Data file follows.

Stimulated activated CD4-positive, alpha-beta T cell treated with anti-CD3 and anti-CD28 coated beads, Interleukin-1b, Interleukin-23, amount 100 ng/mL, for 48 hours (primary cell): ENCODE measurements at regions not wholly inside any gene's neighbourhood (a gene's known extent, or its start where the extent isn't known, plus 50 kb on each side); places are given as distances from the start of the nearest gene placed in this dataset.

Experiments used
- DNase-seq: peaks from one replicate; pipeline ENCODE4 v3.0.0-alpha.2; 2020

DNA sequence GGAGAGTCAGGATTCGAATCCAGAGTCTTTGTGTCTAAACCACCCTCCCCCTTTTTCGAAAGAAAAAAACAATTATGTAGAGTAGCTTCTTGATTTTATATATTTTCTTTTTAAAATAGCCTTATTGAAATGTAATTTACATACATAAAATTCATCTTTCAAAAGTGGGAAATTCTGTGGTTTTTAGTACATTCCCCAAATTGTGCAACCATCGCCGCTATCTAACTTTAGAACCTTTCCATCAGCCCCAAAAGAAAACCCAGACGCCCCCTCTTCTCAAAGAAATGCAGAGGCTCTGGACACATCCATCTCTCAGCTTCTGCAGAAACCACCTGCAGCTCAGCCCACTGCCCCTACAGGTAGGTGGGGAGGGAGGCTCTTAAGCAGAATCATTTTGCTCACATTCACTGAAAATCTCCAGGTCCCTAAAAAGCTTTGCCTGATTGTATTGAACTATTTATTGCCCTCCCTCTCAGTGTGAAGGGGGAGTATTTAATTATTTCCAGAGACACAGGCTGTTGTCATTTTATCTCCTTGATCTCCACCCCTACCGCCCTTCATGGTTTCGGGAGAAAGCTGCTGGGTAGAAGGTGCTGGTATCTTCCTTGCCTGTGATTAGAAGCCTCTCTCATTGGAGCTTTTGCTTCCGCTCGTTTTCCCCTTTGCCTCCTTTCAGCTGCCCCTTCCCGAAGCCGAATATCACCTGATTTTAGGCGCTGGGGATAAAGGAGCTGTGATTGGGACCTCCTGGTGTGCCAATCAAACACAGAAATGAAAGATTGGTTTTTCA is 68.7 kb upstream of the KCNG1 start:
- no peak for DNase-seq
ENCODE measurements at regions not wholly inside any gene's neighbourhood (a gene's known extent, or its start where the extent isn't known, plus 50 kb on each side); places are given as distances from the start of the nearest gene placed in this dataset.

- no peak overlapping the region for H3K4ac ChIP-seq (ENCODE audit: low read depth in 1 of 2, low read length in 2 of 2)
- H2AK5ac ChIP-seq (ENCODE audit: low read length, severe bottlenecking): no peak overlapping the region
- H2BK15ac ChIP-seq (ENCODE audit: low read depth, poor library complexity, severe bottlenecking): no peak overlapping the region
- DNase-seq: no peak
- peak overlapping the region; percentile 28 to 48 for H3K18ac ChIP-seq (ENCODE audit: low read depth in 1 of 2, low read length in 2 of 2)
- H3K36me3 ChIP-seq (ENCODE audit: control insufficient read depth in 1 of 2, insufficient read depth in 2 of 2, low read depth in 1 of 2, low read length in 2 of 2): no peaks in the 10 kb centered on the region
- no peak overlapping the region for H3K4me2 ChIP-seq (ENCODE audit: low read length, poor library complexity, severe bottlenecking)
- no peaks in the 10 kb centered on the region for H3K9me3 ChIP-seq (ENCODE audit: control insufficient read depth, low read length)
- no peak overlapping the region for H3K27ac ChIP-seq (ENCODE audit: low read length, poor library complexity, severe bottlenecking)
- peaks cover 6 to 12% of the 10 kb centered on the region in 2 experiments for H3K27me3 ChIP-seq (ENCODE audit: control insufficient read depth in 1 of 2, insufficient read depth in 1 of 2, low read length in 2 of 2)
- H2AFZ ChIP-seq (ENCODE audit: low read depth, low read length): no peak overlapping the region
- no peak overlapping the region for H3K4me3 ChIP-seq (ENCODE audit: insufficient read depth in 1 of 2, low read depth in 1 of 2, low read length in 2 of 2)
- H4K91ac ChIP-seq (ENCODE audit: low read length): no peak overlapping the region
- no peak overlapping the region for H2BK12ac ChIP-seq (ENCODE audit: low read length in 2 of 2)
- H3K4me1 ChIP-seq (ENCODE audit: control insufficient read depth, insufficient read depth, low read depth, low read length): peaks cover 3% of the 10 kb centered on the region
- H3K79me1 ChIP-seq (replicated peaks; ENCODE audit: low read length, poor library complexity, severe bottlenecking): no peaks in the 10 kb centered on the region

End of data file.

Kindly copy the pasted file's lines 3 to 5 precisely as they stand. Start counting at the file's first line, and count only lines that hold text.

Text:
- DNase-seq: peaks from one replicate; pipeline ENCODE4 v3.0.0-alpha.2; 2020

DNA sequence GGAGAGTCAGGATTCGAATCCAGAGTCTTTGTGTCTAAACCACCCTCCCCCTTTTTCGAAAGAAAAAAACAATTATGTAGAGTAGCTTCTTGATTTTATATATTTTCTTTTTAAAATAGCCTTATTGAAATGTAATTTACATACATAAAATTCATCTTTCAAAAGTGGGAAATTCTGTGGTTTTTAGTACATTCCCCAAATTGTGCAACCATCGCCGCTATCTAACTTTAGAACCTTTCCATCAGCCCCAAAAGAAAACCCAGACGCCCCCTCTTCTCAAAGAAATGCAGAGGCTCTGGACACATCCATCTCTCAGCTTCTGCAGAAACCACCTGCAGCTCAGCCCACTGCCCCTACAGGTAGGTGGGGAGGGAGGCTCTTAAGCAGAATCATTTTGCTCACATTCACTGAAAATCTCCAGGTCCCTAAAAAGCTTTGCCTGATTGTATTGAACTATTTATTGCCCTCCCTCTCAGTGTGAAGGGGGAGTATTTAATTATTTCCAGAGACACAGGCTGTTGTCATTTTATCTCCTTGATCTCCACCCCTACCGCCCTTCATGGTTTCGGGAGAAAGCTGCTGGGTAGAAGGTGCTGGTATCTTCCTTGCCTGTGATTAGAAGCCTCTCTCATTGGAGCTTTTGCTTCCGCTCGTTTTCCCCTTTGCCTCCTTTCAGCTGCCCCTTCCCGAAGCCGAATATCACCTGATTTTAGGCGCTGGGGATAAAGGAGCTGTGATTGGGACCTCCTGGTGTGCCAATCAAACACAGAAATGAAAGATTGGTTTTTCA is 68.7 kb upstream of the KCNG1 start:
- no peak for DNase-seq